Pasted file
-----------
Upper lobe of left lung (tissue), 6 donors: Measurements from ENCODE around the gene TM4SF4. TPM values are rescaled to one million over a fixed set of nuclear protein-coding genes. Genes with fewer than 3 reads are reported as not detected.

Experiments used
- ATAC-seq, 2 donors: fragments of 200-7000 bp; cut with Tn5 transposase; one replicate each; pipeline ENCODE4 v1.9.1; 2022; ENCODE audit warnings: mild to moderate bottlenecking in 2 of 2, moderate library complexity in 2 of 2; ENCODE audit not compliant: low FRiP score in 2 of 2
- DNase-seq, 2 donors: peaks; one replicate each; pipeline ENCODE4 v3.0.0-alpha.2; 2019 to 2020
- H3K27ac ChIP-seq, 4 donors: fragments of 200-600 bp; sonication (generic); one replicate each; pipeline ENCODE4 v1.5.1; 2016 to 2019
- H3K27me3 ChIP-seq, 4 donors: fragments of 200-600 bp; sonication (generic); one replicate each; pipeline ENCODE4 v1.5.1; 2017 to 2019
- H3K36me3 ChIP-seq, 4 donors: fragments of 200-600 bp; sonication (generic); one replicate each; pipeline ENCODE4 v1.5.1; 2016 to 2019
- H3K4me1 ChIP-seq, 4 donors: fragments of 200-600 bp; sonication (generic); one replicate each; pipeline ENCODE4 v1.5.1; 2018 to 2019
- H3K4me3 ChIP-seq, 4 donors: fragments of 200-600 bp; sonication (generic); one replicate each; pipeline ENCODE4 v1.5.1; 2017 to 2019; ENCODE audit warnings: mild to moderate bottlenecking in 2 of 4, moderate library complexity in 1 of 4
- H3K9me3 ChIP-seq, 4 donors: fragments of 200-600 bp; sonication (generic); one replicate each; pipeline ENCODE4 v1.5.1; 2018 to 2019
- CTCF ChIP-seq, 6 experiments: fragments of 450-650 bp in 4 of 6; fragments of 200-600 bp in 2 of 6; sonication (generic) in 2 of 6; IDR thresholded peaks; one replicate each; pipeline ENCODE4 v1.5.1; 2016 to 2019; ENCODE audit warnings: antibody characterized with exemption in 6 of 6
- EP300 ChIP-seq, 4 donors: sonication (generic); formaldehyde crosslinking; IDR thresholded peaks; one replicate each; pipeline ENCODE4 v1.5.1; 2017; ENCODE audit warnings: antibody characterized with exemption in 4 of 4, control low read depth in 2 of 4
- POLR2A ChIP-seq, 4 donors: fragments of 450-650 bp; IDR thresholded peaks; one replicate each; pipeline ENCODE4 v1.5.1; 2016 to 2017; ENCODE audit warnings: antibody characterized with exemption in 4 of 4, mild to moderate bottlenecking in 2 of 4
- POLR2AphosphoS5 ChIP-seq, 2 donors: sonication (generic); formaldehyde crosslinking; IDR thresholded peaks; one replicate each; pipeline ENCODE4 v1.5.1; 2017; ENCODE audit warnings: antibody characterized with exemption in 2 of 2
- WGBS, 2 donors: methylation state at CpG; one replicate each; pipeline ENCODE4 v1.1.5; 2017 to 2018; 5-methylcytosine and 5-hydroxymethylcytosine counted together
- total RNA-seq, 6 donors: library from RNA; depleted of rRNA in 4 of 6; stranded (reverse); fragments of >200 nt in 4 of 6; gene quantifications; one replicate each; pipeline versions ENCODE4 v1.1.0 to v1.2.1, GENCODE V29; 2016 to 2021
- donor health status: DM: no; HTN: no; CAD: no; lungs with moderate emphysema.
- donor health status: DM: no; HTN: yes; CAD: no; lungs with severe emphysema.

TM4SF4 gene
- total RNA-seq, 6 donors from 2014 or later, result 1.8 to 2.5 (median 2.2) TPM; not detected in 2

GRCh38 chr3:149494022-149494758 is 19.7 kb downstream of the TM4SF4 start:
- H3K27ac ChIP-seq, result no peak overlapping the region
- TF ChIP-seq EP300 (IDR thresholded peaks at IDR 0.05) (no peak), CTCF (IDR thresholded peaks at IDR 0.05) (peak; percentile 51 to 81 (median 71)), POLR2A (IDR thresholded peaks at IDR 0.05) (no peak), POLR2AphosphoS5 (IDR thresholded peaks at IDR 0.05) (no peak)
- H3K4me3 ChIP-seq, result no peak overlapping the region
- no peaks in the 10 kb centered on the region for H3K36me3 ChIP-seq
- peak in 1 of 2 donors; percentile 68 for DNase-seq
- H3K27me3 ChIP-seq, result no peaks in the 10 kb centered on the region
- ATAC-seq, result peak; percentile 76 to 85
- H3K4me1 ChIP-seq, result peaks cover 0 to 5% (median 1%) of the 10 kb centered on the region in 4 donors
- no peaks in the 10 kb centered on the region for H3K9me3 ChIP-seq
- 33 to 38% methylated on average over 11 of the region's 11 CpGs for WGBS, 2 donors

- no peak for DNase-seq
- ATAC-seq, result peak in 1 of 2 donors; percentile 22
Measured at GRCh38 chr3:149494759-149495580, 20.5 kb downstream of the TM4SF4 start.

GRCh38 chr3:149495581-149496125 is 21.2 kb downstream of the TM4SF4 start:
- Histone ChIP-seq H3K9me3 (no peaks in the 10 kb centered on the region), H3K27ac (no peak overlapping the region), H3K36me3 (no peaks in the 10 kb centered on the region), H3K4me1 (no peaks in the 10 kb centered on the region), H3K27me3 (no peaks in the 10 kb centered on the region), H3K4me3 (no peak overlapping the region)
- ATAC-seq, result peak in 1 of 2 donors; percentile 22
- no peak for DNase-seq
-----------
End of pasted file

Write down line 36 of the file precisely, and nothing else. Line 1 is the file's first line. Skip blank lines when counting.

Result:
- Histone ChIP-seq H3K9me3 (no peaks in the 10 kb centered on the region), H3K27ac (no peak overlapping the region), H3K36me3 (no peaks in the 10 kb centered on the region), H3K4me1 (no peaks in the 10 kb centered on the region), H3K27me3 (no peaks in the 10 kb centered on the region), H3K4me3 (no peak overlapping the region)